A couple of inches of snow around Interstate 25 Saturday followed by warm normal temperatures the rest of the week.
The wind came and is becoming a memory. The Monday/Tuesday snow chances are still quite minimal in the models. We don't get snow along I-25 (or rain) according to the GFS (Figure 2 update below). There is a hint of more snow next Friday/Saturday, but that is a long way out. Temperatures won't vary much either, the highs will be in the 40's each day though the weekend.
End Friday Update.
The last storm did over perform my forecast with 3 to 4 inches of snow around Longmont. Hurray for the moisture, boo for my busted forecast.
As we work our way through a new week, there will be strong winds (and warming on Wednesday) as a dry trough passes aloft. Figure 1 update shows the strong winds on the Plains Thursday at noon. The windy periods are also circled in Figure 2 update. In fact, the NWS has issued the following:
...HIGH WIND WATCH IN EFFECT FROM LATE WEDNESDAY NIGHT THROUGH THURSDAY AFTERNOON...
* WHAT...Northwest winds 30 to 40 mph with gusts up to 65 mph possible.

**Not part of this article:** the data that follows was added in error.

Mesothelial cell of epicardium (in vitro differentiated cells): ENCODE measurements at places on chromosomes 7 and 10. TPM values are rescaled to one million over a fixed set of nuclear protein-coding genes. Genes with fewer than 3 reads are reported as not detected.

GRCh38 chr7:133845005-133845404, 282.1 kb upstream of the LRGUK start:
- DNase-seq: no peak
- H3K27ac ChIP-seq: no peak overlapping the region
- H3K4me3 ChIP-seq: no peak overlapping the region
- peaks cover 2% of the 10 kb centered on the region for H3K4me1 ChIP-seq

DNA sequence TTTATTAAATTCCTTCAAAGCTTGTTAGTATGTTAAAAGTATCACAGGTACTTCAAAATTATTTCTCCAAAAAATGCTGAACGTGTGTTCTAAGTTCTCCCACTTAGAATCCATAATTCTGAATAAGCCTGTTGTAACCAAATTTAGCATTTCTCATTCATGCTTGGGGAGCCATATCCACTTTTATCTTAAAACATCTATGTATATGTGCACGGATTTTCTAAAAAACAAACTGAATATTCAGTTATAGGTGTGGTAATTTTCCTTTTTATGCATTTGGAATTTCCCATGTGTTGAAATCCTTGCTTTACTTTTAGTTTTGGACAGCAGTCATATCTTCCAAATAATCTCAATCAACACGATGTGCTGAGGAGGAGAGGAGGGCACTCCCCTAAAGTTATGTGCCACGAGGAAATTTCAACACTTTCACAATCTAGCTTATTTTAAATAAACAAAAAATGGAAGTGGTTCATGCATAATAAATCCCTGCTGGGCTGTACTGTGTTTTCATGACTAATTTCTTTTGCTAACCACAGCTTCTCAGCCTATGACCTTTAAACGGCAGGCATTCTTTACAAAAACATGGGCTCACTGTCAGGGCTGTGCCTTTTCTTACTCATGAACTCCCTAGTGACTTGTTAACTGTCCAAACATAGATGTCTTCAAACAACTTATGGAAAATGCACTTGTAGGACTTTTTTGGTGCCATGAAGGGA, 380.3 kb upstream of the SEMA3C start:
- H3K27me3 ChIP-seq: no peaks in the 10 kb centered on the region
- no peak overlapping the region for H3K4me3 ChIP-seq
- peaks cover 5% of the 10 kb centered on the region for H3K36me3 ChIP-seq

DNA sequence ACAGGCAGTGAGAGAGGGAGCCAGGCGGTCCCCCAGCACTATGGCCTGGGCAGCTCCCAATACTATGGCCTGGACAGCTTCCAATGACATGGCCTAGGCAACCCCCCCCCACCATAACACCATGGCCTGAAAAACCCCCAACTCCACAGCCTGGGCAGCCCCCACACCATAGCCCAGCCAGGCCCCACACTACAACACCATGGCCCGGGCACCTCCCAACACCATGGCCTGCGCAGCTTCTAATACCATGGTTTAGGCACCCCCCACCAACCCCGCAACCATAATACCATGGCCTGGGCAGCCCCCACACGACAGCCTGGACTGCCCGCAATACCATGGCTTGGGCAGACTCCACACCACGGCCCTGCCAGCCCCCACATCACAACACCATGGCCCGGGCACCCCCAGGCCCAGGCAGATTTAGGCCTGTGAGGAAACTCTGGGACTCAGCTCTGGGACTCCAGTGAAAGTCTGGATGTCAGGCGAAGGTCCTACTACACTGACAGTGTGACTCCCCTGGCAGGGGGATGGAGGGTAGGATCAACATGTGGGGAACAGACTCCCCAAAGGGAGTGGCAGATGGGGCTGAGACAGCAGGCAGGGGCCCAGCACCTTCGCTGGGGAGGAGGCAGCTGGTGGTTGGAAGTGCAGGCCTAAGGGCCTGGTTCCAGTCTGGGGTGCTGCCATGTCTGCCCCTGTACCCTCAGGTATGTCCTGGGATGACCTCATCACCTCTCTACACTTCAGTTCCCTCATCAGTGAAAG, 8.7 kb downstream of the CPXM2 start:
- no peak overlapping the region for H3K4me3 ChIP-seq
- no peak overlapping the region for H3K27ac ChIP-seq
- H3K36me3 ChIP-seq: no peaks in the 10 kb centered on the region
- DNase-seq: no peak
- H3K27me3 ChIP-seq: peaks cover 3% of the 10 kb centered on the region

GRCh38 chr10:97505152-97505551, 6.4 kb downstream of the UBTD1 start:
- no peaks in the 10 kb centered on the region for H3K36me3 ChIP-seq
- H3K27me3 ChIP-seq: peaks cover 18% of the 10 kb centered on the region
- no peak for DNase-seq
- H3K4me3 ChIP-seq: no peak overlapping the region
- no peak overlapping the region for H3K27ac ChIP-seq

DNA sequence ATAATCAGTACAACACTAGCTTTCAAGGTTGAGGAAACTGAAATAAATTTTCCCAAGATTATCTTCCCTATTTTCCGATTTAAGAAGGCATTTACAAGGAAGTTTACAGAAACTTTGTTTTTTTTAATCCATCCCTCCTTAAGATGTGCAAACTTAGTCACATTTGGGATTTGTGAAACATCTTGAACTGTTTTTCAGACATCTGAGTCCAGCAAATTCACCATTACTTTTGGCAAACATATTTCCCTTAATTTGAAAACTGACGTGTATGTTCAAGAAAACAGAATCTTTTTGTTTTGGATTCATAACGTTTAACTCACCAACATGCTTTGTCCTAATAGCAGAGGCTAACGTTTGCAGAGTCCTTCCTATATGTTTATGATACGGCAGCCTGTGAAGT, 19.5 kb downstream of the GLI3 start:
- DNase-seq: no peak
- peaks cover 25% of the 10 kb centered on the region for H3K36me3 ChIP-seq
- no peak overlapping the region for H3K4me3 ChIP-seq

* WHERE...Northeast Weld County, Central and Southern Weld County, Morgan County, Eastern Adams and Arapahoe Counties,
Logan County, Washington County, Sedgwick County and Phillips County.
* WHEN...From late Wednesday night through Thursday afternoon.
We have pretty mild temperatures ahead (for January at least) and a chance of rain/snow on the weekend (it is not a large storm as it looks now - Figure 2 update). There is a possibility of a coating of snow over the next 6 days (Figure 3 update). But then precipitation might come as light rain with temperatures in the 40's expected over the weekend.
End Tuesday Update.
The upper air trough has now dug down to the Four Corners area and will be sending a brief shot of up slope flow into the Front Range communities Saturday PM (Figure 1 below).
The bulk of the light snow will fall over the south-central counties of Colorado, but some will accumulate around Longmont (Figure 2).
The peak snow chances arrive between 3 p.m. and 2 a.m. (Sunday) with temperatures Saturday remaining near freezing (Figure 3).
The weatherunderground model gives us 1 to 2 inches of snow (Figure 3).
The GFS gives us 2 to 3 inches of snow (Figure 4).
The NAM gives us 1 to 2 inches of snow (Figure 5).
Finally the HRRR — up to 10 p.m. — gives us 0.5 to 1.5 inches of snow (Figure 6).
I'm comfortable with about 1.5 to 2.5 inches around here.
The longer-range forecast:
The weather becomes quiet again next week. Temperatures trend toward the high end of normal for this time of year. There are no suspicious storms to watch for in the models — yet!